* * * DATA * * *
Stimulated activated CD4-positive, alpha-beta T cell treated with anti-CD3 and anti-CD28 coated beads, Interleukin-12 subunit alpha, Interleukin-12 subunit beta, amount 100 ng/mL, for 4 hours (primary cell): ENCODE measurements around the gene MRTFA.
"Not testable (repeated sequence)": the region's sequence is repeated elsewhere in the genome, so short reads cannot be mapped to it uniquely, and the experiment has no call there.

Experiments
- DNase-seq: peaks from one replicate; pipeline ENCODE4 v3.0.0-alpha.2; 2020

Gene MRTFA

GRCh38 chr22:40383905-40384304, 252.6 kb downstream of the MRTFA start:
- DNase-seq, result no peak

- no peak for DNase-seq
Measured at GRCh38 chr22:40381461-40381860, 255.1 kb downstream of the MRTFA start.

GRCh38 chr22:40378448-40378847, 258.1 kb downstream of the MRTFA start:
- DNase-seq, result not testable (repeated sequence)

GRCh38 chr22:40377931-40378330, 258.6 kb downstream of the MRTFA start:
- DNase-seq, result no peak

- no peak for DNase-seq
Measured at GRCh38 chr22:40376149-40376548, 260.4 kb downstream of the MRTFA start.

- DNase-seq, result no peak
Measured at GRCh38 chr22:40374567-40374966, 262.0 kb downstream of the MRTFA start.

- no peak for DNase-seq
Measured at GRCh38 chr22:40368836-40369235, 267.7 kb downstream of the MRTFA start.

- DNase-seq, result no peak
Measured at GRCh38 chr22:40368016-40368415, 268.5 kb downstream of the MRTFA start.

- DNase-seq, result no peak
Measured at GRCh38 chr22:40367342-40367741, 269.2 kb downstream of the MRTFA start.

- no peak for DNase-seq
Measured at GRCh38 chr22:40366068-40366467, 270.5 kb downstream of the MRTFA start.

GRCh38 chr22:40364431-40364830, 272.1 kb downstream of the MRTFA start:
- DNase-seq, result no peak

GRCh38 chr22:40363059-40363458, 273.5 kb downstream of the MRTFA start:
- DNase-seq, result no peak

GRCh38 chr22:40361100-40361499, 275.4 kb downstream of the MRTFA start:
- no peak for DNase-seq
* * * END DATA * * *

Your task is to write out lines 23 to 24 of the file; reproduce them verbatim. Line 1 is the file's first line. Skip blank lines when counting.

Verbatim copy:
Measured at GRCh38 chr22:40367342-40367741, 269.2 kb downstream of the MRTFA start.

- no peak for DNase-seq